What is a Pretrial Motion?

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What is a Pretrial Motion?


A criminal defense lawyer’s work starts well before the trial does. In addition to examining your case, following up on potential alibi witnesses, and there are a range of issues that will get decided, or may get decided, well before you get into court.

The way we decide those issues is by submitting certain motions to the judge. The prosecution is making motions as well. Each time we do, we’re essentially asking the judge to weigh in on a issue in advance of the trial.

See also: 6 Questions You Should be Asking an NYC Criminal Defense Lawyer.

Examples of Pretrial Motions

For example, perhaps there is evidence we know the prosecution is going to want to introduce that we know will make you look bad. If we can make an argument that the jury has no business hearing that evidence or seeing it, we can file a Motion to Suppress. We’d also do this if the evidence should be inadmissible, such as evidence obtained through an illegal search and seizure.

This happened recently in a misdemeanor case Robert Kraft, owner of the Patriots NFL team.. His lawyers hoped to suppress hidden video camera evidence.

One of the first motions we’ll often file is a Motion to Dismiss. If the State’s evidence is weak or if we can demonstrate you definitely did not do the crime you were accused of we may be able to get the judge to drop the charges before you ever have to go to trial.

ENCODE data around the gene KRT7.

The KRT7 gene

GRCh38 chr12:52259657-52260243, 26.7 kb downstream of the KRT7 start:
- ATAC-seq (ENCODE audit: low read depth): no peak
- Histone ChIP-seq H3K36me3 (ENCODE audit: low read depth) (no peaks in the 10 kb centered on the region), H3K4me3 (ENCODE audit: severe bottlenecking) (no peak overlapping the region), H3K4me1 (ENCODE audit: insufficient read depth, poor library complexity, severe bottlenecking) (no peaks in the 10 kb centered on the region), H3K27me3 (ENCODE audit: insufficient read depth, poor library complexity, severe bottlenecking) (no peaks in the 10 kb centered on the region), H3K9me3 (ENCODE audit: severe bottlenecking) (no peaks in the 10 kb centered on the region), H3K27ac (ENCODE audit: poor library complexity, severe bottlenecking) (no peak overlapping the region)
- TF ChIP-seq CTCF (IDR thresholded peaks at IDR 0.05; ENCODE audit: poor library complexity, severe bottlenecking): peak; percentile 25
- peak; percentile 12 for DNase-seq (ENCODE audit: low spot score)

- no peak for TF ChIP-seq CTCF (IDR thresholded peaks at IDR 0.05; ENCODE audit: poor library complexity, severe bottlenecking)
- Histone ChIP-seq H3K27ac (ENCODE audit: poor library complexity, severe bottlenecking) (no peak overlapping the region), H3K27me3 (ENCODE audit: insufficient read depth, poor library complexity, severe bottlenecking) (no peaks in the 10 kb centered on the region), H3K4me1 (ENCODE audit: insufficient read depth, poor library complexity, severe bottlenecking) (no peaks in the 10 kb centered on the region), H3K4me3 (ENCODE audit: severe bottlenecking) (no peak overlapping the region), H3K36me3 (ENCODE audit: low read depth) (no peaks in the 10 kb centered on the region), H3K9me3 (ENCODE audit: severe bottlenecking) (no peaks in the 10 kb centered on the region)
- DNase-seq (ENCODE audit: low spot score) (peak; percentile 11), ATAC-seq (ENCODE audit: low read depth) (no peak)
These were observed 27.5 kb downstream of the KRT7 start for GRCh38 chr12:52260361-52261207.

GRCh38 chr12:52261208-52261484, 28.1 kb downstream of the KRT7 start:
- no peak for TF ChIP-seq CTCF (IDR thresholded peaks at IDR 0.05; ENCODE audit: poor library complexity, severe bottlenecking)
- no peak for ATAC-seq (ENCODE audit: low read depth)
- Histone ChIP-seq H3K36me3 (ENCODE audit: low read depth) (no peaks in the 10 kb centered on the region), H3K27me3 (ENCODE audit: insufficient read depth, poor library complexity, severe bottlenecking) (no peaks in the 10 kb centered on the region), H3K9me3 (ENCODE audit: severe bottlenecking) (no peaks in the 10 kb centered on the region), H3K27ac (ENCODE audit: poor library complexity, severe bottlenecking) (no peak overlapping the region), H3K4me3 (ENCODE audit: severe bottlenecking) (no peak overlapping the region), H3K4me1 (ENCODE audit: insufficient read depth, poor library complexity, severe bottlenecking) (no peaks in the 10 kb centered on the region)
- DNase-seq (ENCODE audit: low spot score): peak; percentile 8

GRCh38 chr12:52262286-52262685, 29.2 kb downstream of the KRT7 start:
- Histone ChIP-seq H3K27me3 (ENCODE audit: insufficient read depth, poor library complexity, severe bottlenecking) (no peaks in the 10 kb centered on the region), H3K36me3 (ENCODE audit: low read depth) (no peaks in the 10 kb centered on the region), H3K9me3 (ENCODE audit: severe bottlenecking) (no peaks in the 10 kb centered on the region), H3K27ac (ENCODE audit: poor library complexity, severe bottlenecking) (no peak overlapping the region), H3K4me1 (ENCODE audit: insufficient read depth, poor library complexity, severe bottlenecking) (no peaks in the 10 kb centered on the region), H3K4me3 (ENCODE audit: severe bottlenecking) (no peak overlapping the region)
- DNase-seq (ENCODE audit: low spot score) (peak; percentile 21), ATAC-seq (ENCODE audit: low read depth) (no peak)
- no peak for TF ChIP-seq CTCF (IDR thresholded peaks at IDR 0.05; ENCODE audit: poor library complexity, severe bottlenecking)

If we can’t get the prosecutor to admit to a weak case and to drop the charges themselves, we may be able to get the judge to do it instead.

The most famous type of pre-trial motion is a Motion for Change of Venue. We would do this when the case has achieved a lot of publicity, making it very difficult for us to find an unbiased jury. That’s usually the one that gets addressed on television, though they usually do it in some dramatic courtroom scene instead of through a written filing.

See also: Search and Seizure in New York: What Are Your Rights?

A Demonstration of Why A Private Lawyer Is Your Best Bet

A public defender just doesn’t have time to file a bunch of motions on your behalf. He or she might file a few, but they have hundreds of other cases to get through. Indeed, sometimes you won’t even meet your PD until about 5 minutes before your arraignment.

Meanwhile, as private criminal attorneys we have the time and bandwidth to file as many Motions as we need to. And as former prosecutors, we know exactly how to be strategic about the Motions we file. And we definitely meet with you at the earliest opportunity so we can spend time both understanding your case and developing a winning strategy.

See also: How to Find the Best Criminal Defense Lawyer for Your Case.

If you’re dealing with criminal charges, give us a call. Through every stage of the criminal justice process, we will work hard for you.


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